https://www.discogs.com/release/1956...And-Percussion
    Primary procreation is accomplished…

  12. #37
    Member Steve F.'s Avatar
    Join Date
    Nov 2012
    Location
    Fluffy Cloud
    Posts
    4,546
    Quote Originally Posted by JKL2000 View Post
    Man, The Rite of Spring is a popular one. I haven't actually read this thread, so this may have been mentioned, but I have a CD called "Stravinsky - The Rite of Spring for Electric Guitar, Electric Bass and Percussion" by some guy named John Ringer.

    https://www.discogs.com/release/1956...And-Percussion
    We had 100 of this CD for sale @ the grand price of $1.00 each.

    When we sold out of them, we asked Mr Ringer for more, and he informed us that he had thrown the rest away!
    Steve F.

    www.waysidemusic.com
    www.cuneiformrecords.com

    - - - - - - - - - - - - - - -

    “Remember, if it doesn't say "Cuneiform," it's not prog!” - THE Jed Levin

    Any time any one speaks to me about any musical project, the one absolute given is "it will not make big money". [tip of the hat to HK]

    "Death to false 'support the scene' prog!"

    please add 'imo' wherever you like, to avoid offending those easily offended.

  13. #38
    Jazzbo manqué Mister Triscuits's Avatar
    Join Date
    Nov 2012
    Location
    Utopia
    Posts
    4,145
    Quote Originally Posted by JKL2000 View Post
    Man, The Rite of Spring is a popular one.
    I like this take:

    Celebrating one year of the legendary RATS' ALLEY on CD and LP
    "His best album yet. Mix of Prog, electronica, jazz and experimental." - Amazon review
    https://michaelpdawson.bandcamp.com
    http://www.waysidemusic.com/Music-Pr...MCD-spc-6.aspx

  14. #39
    Member Zeuhlmate's Avatar
    Join Date
    Nov 2012
    Location
    Copenhagen, Denmark
    Posts
    6,067
    "Sabre Dance" out of "Gayaneh" by Aram Khatchaturian, an Armenian-Russian composer.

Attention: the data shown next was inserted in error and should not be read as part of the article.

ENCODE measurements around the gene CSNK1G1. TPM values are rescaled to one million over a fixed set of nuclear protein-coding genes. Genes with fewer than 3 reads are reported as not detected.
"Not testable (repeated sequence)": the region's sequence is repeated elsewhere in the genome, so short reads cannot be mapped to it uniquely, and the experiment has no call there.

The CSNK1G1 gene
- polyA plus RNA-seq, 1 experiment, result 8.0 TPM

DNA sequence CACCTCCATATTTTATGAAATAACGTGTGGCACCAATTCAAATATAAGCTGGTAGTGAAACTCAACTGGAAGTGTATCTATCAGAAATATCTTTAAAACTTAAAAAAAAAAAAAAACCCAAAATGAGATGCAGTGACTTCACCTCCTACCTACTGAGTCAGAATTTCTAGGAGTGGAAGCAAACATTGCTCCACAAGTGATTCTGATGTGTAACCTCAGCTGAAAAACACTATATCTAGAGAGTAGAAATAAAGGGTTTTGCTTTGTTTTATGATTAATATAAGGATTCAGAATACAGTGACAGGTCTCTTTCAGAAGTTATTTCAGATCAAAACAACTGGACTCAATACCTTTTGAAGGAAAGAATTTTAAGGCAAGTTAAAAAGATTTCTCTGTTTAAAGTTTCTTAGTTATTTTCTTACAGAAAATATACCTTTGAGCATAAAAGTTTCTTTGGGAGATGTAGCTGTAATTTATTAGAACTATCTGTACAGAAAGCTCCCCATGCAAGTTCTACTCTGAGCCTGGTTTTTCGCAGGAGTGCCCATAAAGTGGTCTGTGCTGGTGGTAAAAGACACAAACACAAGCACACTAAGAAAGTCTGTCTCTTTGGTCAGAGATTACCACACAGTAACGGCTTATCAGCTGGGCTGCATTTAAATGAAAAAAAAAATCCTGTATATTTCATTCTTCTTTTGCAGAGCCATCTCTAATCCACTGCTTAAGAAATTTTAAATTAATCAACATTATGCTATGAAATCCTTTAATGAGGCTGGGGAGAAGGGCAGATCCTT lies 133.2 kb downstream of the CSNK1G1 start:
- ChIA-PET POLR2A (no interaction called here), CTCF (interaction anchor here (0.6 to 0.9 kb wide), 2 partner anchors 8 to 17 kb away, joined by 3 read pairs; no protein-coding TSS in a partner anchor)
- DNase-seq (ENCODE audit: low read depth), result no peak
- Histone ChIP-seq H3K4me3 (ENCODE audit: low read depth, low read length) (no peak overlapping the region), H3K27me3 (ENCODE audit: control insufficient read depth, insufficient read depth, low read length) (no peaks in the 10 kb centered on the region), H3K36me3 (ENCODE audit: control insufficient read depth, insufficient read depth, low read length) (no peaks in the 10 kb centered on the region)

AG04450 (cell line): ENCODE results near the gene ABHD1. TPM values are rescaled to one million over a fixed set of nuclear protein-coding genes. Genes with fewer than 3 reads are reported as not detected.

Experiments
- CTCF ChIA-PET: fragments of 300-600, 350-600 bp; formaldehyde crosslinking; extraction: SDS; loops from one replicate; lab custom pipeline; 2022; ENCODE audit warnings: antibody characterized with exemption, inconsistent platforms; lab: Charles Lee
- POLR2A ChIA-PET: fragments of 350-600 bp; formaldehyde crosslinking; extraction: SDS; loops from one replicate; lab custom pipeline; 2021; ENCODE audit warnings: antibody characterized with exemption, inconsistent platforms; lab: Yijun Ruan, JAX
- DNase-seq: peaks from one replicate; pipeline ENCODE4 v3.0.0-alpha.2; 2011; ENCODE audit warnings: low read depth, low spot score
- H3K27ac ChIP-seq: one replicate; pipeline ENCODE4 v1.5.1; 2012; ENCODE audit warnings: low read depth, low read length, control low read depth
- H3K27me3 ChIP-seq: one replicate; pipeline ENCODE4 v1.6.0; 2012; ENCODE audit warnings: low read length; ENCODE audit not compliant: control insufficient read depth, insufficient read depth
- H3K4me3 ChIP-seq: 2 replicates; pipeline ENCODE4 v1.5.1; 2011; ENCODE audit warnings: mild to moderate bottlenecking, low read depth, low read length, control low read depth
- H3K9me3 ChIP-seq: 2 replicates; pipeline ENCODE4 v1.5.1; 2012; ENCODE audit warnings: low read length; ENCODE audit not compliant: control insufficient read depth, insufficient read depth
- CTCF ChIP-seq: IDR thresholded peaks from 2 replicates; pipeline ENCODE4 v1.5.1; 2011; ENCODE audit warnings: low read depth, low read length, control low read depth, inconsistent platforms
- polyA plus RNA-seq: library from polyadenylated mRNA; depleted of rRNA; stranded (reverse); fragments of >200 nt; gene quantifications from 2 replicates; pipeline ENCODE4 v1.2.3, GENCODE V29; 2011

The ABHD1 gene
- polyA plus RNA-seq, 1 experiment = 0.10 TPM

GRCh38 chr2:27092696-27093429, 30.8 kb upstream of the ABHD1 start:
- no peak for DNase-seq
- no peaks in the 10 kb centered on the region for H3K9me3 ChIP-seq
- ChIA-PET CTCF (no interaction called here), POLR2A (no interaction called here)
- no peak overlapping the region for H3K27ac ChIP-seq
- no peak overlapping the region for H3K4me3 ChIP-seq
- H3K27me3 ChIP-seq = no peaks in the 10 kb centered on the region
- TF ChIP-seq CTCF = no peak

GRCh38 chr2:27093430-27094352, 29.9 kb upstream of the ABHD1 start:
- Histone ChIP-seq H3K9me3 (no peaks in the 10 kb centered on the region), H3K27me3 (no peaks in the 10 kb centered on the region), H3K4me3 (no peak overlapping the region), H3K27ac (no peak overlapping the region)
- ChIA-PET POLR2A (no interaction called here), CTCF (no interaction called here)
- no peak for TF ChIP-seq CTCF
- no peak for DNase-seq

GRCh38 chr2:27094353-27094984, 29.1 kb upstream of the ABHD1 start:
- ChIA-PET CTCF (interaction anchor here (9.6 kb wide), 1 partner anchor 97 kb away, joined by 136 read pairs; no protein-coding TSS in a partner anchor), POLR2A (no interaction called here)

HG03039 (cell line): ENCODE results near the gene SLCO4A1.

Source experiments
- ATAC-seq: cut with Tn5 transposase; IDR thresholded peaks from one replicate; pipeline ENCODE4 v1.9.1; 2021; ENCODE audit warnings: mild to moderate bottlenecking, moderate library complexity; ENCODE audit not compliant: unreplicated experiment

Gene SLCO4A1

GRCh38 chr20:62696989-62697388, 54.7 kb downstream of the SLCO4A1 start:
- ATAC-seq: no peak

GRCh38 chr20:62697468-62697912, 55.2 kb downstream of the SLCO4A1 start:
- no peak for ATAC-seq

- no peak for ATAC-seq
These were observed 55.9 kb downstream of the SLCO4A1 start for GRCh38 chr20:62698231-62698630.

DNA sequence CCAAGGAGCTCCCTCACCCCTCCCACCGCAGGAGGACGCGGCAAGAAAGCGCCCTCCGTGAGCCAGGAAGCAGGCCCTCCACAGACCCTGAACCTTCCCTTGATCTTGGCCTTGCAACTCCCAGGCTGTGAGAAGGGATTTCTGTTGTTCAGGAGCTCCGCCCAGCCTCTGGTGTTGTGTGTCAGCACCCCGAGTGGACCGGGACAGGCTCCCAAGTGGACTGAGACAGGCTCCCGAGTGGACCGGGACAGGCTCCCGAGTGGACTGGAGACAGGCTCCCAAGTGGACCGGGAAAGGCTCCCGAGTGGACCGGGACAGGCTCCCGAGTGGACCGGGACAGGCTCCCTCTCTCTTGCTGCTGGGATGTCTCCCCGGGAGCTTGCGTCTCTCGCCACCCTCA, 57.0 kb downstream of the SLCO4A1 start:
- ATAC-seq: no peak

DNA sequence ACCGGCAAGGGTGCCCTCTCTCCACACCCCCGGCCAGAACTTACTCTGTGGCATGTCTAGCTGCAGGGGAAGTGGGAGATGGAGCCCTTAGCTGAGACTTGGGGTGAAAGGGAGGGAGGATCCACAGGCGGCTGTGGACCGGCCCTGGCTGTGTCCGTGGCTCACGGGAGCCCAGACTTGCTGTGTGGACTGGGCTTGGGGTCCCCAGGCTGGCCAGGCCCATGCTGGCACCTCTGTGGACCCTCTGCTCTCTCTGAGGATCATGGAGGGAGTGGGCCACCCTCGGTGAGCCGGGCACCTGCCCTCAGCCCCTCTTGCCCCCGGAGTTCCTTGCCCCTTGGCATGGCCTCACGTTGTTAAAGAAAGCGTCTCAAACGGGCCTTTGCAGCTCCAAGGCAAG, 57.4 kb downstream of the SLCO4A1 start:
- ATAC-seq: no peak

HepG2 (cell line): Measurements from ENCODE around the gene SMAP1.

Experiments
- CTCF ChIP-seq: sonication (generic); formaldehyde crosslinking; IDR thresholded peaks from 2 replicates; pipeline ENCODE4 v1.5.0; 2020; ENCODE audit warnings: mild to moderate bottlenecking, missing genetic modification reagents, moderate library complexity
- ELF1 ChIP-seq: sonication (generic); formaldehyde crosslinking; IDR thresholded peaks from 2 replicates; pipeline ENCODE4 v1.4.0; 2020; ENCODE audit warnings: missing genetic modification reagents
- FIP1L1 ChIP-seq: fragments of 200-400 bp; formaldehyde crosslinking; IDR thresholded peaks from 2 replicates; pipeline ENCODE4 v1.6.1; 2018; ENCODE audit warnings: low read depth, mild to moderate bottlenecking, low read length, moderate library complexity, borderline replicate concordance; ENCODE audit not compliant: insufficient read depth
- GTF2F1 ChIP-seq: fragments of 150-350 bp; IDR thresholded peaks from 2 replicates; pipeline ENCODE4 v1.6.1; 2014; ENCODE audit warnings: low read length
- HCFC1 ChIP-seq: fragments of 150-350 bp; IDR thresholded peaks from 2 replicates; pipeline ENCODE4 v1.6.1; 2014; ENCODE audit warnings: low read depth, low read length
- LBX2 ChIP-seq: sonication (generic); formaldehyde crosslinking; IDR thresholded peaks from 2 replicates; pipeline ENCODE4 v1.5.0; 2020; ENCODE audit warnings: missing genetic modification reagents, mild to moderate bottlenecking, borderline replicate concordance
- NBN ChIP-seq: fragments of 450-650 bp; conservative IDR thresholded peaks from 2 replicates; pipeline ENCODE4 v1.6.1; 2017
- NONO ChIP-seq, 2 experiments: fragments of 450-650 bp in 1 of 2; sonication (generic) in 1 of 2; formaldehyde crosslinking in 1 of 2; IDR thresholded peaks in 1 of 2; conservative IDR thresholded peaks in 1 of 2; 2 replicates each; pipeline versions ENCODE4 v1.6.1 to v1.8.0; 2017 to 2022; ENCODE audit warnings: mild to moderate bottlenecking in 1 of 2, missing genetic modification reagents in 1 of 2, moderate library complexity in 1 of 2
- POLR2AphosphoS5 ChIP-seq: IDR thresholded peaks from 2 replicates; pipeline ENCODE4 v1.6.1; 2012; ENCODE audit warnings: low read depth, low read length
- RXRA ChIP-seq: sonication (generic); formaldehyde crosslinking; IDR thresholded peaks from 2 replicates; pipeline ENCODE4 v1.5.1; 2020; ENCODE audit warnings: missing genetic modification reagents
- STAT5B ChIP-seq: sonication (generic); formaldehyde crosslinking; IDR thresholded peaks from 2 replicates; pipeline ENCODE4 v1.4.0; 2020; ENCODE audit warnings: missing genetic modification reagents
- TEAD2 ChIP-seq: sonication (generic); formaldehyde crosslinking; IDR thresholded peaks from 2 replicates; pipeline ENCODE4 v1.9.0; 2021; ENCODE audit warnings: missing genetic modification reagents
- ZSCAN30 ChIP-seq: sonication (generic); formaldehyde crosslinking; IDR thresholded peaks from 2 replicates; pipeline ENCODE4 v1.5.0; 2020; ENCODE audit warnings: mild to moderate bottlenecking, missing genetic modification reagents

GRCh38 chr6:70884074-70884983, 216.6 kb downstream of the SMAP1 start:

15. #40
    Member Zeuhlmate's Avatar
    Join Date
    Nov 2012
    Location
    Copenhagen, Denmark
    Posts
    6,067
    Rite of Spring again -


  16. #41
    Member Zeuhlmate's Avatar
    Join Date
    Nov 2012
    Location
    Copenhagen, Denmark
    Posts
    6,067
    Some obvious

    The Nice: Bach's Brandenburger no. 5, Sibelius Karelia suite, "America" (Leonard Bernstein, Stephen Sondheim.
    ELP - Pictures at an Exhibition (Mussorgsky, more or less)

    Egg: "Fugue in D Minor" (Johann Sebastian Bach)

  17. #42
    I would like to mention the Spanish band Canarios who did an original re-interpretation of Vivaldi's Le Quattro Stagioni. "Ciclos" is a very complex, enormously creative and instrumentally incredible album, without pseudo-classical elements in their style of playing. On the contrary, the focal points of the composition, the Canarios interpreted in their own way and never just wanted to translate the original into the rock music. "Ciclos" should be listened to in its entirety, but it should be a wonderful journey for every fan of synth-driven prog-rock from the 70s.



  18. #43
    German multi-instrumentalist Haindling (Hans-Jürgen Buchner) did a version of the For seasons, combined with his own music.


  19. #44
    Quote Originally Posted by JKL2000 View Post
    Man, The Rite of Spring is a popular one. I haven't actually read this thread, so this may have been mentioned, but I have a CD called "Stravinsky - The Rite of Spring for Electric Guitar, Electric Bass and Percussion" by some guy named John Ringer.

    https://www.discogs.com/release/1956...And-Percussion
    I have that one too. I quite like it. (Though I think mine says "...for power trio.")
    If a bird can speak, who once was a dinosaur,
    and a dog can dream
    should it be impossible
    that a man might supervise the construction of light?